Honda Civic Rollaway Lawsuit
Last Updated on October 13, 2022
Attorneys working with ClassAction.org are no longer investigating this matter. The information here is for reference only. A list of open investigations and lawsuits can be viewed here.
At A Glance
- This Alert Affects:
- Anyone who owns or leases a 2016-2018 Honda Civic and had their car roll away.
- What’s Going On?
- A class action lawsuit has been filed alleging that the cars’ gear shifters were defectively designed. To help strengthen the litigation, attorneys working with ClassAction.org want to hear from people who had their cars roll away.
- What’s in it for Me?
- If a class action lawsuit is successful, you may be able to collect money for repairs done to your car and/or its loss in value because of the issue.
Attorneys working with ClassAction.org would like to hear from anyone who owns or leases a 2016-2018 Honda Civic and had their car roll away.
A number of people have complained about the issue, and now a class action lawsuit has been filed. Read on for more.
What’s the Problem Exactly?
It is believed that Honda deviated from the standard gear shifter design when manufacturing the 2016-2018 Civics. For one, attorneys suspect that the Honda Civics’ gear shifters return to the center position after being engaged. As a result, they believe drivers have little tangible or positional feedback as to whether the car has actually been put in park.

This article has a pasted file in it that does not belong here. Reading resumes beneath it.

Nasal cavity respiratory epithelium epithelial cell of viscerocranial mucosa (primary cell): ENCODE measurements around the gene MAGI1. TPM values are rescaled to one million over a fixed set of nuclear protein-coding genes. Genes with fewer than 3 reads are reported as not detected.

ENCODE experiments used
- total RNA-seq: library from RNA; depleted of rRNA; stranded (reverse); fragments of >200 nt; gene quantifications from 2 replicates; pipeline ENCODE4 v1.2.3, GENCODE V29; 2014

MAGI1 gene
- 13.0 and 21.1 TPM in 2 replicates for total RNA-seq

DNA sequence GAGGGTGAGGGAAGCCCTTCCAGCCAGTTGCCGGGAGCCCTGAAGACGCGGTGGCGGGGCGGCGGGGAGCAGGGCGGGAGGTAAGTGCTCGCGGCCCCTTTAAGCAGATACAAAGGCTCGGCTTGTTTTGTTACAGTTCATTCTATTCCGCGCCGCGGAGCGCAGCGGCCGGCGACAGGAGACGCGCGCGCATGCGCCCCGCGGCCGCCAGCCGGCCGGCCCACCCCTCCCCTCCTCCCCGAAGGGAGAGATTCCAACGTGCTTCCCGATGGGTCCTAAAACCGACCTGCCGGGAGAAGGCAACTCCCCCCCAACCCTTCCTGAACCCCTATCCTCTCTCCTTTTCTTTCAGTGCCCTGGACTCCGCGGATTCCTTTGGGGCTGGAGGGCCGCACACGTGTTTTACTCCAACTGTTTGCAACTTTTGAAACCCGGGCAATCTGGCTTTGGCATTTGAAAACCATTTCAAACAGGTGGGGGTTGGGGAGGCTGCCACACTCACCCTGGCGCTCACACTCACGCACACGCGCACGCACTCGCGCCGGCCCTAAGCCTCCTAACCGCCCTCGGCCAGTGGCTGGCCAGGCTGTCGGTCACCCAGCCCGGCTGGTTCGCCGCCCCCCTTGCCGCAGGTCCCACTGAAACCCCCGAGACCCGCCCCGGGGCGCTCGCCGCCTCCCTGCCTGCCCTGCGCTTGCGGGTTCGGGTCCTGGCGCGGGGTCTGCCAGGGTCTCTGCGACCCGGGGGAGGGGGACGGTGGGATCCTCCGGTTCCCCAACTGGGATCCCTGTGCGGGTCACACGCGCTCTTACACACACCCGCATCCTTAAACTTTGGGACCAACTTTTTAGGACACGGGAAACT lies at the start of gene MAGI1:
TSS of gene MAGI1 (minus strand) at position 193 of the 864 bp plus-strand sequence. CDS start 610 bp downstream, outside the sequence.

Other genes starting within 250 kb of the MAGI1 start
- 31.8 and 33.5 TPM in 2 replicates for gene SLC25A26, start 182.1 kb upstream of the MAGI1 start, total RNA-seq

Furthermore, the attorneys suspect the Honda Civics don’t have the proper safeguards in place and, as a result, are unreasonably dangerous. Specifically, it's been alleged that there is no safety override in place that automatically puts the car in park or applies the parking brake when the driver gets out of the car, which can cause them to roll away. Most vehicles on the market have this feature.
Complaints About the Honda Civic Roll Aways
The following are complaints drivers have submitted to the National Highway Traffic Safety Administration (NHTSA) over the reported rollaway issue in Honda Civics.
“My new car will let you turn off (push button) and get out and walk away while still being in gear. I exited my vehicle in this situation and it rolled down the drive and hit a tree. It was 3 feet from rolling into a highway that could have resulted in serious injury or death. Older cars you cannot remove the key. You should not be able to turn off the car without some other safety feature to keep this from happening.”
— NHTSA ID # 10980221, Benton, Kentucky
“When pulling into a parking spot i put the car into park but the car kept moving forward, over a sidewalk and into a building. I put the car in reverse and could not stop the car until it hit another object. Had damage to the front bumper and grill.”
— NHTSA ID # 11015929, Columbia, South Carolina
“I was turning into a parking lot where i then proceeded to park my car into a parking spot. I put the car in park and the car continued to move forward. The car ended up hitting the building that was 2 feet in front of me. The car then reversed on it's own and charged forward to hit the building again. The second time it hit the building the air bag went off. I tried to put the car in reverse manually to prevent it from hitting the building. When i did this , the car accelerated backwards.”
— NHTSA ID # 10939005, Reynoldsburg, Ohio
How a Class Action Lawsuit Can Help
If a class action lawsuit is successful, owners and lessees of the vehicles may be able to collect money for repairs, as well as any loss in the value of their cars as it relates to the reported problem. Honda could also be ordered to send notice to those with the affected vehicles and offer a fix for the issue.
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